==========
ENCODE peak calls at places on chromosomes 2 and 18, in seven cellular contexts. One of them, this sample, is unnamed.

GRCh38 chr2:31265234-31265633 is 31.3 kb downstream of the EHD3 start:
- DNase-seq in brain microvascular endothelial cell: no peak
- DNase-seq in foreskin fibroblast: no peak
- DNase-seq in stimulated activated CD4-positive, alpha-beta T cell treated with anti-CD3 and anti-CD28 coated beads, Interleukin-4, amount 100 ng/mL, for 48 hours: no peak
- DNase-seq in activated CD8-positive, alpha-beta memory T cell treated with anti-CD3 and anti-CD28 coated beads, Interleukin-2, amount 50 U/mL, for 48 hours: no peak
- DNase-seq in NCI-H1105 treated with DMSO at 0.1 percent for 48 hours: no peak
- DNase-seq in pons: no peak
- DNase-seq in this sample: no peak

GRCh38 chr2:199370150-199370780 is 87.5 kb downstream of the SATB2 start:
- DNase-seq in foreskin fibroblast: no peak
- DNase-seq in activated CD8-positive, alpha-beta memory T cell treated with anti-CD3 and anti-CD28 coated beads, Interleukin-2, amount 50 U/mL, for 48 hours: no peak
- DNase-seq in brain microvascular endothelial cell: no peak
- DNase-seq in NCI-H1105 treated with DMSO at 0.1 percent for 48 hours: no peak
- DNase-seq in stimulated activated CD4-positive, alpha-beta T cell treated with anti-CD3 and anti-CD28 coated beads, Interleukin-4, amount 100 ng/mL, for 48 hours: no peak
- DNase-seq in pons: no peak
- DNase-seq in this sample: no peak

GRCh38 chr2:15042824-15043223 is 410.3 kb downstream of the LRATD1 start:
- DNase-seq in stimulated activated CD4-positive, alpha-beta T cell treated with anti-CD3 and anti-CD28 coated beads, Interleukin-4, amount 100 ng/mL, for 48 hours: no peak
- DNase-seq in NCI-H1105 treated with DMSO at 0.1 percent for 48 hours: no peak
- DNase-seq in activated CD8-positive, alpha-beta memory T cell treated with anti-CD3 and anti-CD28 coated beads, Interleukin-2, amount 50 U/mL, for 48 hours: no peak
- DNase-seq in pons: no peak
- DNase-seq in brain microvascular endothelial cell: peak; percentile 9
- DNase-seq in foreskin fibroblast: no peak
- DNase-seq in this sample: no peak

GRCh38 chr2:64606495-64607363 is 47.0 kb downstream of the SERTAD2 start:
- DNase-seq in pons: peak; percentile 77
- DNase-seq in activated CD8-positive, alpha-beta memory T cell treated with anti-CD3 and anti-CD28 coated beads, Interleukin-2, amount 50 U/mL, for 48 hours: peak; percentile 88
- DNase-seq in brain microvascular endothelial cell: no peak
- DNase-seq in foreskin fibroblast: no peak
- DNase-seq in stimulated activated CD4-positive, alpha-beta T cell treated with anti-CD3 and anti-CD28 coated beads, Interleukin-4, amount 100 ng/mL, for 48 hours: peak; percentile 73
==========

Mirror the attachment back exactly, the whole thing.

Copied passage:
ENCODE peak calls at places on chromosomes 2 and 18, in seven cellular contexts. One of them, this sample, is unnamed.

GRCh38 chr2:31265234-31265633 is 31.3 kb downstream of the EHD3 start:
- DNase-seq in brain microvascular endothelial cell: no peak
- DNase-seq in foreskin fibroblast: no peak
- DNase-seq in stimulated activated CD4-positive, alpha-beta T cell treated with anti-CD3 and anti-CD28 coated beads, Interleukin-4, amount 100 ng/mL, for 48 hours: no peak
- DNase-seq in activated CD8-positive, alpha-beta memory T cell treated with anti-CD3 and anti-CD28 coated beads, Interleukin-2, amount 50 U/mL, for 48 hours: no peak
- DNase-seq in NCI-H1105 treated with DMSO at 0.1 percent for 48 hours: no peak
- DNase-seq in pons: no peak
- DNase-seq in this sample: no peak

GRCh38 chr2:199370150-199370780 is 87.5 kb downstream of the SATB2 start:
- DNase-seq in foreskin fibroblast: no peak
- DNase-seq in activated CD8-positive, alpha-beta memory T cell treated with anti-CD3 and anti-CD28 coated beads, Interleukin-2, amount 50 U/mL, for 48 hours: no peak
- DNase-seq in brain microvascular endothelial cell: no peak
- DNase-seq in NCI-H1105 treated with DMSO at 0.1 percent for 48 hours: no peak
- DNase-seq in stimulated activated CD4-positive, alpha-beta T cell treated with anti-CD3 and anti-CD28 coated beads, Interleukin-4, amount 100 ng/mL, for 48 hours: no peak
- DNase-seq in pons: no peak
- DNase-seq in this sample: no peak

GRCh38 chr2:15042824-15043223 is 410.3 kb downstream of the LRATD1 start:
- DNase-seq in stimulated activated CD4-positive, alpha-beta T cell treated with anti-CD3 and anti-CD28 coated beads, Interleukin-4, amount 100 ng/mL, for 48 hours: no peak
- DNase-seq in NCI-H1105 treated with DMSO at 0.1 percent for 48 hours: no peak
- DNase-seq in activated CD8-positive, alpha-beta memory T cell treated with anti-CD3 and anti-CD28 coated beads, Interleukin-2, amount 50 U/mL, for 48 hours: no peak
- DNase-seq in pons: no peak
- DNase-seq in brain microvascular endothelial cell: peak; percentile 9
- DNase-seq in foreskin fibroblast: no peak
- DNase-seq in this sample: no peak

GRCh38 chr2:64606495-64607363 is 47.0 kb downstream of the SERTAD2 start:
- DNase-seq in pons: peak; percentile 77
- DNase-seq in activated CD8-positive, alpha-beta memory T cell treated with anti-CD3 and anti-CD28 coated beads, Interleukin-2, amount 50 U/mL, for 48 hours: peak; percentile 88
- DNase-seq in brain microvascular endothelial cell: no peak
- DNase-seq in foreskin fibroblast: no peak
- DNase-seq in stimulated activated CD4-positive, alpha-beta T cell treated with anti-CD3 and anti-CD28 coated beads, Interleukin-4, amount 100 ng/mL, for 48 hours: peak; percentile 73